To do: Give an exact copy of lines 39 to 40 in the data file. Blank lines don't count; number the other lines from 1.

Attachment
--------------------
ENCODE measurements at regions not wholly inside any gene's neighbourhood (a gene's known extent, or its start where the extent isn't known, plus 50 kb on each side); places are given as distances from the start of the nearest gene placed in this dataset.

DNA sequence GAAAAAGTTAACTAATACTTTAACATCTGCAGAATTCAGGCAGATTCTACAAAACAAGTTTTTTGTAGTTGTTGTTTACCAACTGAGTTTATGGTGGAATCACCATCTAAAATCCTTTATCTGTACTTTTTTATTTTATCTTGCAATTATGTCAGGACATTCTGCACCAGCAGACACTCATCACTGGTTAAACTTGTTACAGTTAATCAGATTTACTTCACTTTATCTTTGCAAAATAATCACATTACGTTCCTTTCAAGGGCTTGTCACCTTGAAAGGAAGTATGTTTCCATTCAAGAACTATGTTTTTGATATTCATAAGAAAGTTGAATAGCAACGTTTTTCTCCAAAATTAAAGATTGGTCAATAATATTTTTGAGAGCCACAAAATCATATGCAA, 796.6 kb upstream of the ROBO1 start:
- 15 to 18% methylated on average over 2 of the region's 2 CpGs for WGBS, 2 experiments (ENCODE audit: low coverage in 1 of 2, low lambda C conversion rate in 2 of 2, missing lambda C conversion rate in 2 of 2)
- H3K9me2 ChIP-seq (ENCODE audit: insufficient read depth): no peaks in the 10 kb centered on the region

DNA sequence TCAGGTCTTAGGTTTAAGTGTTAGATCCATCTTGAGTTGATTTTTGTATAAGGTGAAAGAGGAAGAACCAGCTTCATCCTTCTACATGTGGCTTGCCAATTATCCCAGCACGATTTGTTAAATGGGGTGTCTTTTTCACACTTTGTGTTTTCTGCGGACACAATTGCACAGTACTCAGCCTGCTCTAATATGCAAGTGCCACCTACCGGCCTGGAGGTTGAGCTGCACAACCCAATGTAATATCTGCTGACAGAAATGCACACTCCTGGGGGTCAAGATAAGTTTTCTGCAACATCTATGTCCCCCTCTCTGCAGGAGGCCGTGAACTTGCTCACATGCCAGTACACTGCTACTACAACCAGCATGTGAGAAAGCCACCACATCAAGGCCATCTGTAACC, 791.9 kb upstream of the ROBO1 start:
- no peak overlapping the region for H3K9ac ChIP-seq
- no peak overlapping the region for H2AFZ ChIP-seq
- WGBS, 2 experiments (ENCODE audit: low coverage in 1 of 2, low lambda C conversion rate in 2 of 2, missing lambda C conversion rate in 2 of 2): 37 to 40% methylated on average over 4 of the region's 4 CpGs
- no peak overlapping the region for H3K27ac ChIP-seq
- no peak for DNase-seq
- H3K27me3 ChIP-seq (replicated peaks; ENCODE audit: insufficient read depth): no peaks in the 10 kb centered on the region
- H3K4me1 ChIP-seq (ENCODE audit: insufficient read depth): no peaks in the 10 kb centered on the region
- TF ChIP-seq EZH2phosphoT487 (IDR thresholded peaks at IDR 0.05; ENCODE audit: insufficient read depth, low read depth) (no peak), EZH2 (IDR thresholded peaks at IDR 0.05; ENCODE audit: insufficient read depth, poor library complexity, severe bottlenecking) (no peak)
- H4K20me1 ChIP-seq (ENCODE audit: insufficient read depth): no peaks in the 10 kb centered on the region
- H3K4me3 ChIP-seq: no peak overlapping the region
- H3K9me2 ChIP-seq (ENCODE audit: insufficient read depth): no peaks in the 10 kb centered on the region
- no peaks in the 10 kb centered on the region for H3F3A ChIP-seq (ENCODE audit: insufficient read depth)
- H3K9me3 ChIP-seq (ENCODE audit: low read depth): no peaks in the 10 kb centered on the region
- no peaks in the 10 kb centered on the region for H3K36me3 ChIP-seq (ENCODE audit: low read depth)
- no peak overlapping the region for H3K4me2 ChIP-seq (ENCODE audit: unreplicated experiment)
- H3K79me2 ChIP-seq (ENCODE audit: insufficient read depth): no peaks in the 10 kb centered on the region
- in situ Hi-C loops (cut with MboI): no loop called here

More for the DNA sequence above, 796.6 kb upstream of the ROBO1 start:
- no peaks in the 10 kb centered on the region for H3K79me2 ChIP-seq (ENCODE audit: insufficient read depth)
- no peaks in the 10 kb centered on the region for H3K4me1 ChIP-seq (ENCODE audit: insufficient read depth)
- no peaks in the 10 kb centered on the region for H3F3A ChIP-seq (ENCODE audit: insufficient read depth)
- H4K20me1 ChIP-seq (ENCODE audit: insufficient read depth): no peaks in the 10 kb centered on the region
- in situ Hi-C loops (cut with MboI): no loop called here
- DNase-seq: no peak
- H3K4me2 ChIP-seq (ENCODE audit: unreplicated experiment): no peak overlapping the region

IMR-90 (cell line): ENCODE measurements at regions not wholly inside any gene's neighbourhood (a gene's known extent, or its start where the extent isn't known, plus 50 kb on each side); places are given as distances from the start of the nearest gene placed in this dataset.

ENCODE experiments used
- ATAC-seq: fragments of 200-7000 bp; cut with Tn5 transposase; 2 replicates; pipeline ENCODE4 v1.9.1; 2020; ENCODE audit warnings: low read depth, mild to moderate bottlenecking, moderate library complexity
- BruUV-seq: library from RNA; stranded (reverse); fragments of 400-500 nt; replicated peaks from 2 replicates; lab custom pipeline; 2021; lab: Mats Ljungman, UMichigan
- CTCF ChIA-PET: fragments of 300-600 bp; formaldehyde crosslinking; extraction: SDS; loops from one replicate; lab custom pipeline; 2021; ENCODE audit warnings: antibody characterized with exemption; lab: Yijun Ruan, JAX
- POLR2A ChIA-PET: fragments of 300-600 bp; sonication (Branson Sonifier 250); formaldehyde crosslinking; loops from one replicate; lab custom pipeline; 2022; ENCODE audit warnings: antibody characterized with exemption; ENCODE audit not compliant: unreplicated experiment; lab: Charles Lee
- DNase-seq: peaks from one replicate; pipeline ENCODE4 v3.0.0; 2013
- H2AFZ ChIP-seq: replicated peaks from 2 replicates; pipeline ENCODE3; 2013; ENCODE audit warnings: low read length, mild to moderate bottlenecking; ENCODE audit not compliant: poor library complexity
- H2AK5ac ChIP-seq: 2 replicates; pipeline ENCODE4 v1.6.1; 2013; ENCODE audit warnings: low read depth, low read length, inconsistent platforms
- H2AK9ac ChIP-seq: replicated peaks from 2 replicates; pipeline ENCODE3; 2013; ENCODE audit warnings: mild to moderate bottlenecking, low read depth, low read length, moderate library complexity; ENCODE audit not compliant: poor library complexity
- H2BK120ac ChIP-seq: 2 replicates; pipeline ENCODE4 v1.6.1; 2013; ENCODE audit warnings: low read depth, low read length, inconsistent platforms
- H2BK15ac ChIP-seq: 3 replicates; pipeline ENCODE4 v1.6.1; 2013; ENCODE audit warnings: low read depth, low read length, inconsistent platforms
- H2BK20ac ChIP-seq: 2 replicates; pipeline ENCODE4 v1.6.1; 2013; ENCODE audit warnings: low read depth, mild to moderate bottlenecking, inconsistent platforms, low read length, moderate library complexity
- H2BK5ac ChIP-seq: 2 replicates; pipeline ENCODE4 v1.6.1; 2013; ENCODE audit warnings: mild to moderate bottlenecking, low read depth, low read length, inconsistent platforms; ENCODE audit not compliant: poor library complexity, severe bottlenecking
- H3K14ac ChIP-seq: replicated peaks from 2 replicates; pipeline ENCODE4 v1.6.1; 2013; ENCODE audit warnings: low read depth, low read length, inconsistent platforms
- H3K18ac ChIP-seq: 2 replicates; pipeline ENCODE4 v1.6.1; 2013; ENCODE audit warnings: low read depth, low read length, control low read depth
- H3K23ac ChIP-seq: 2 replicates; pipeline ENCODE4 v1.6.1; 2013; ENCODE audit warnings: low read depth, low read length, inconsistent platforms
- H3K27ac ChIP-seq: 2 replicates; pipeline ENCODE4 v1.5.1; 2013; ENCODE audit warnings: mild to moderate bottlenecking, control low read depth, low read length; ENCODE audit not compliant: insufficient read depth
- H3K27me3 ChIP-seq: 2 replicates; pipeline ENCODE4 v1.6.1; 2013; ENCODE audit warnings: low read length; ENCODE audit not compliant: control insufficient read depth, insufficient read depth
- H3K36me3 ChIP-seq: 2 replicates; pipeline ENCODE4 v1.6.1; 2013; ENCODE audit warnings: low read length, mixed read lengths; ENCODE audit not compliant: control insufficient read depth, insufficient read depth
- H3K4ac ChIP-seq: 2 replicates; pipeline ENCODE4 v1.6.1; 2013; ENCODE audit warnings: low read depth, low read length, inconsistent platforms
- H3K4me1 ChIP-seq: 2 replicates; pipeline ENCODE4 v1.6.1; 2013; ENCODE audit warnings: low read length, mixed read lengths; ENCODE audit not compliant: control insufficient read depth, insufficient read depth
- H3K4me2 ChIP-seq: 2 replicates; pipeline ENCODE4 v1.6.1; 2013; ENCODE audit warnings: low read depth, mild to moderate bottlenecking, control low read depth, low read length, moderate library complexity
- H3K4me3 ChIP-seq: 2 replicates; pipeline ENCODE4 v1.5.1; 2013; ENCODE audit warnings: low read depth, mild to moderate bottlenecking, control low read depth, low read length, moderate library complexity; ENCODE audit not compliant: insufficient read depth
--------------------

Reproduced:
- H2AK5ac ChIP-seq: 2 replicates; pipeline ENCODE4 v1.6.1; 2013; ENCODE audit warnings: low read depth, low read length, inconsistent platforms
- H2AK9ac ChIP-seq: replicated peaks from 2 replicates; pipeline ENCODE3; 2013; ENCODE audit warnings: mild to moderate bottlenecking, low read depth, low read length, moderate library complexity; ENCODE audit not compliant: poor library complexity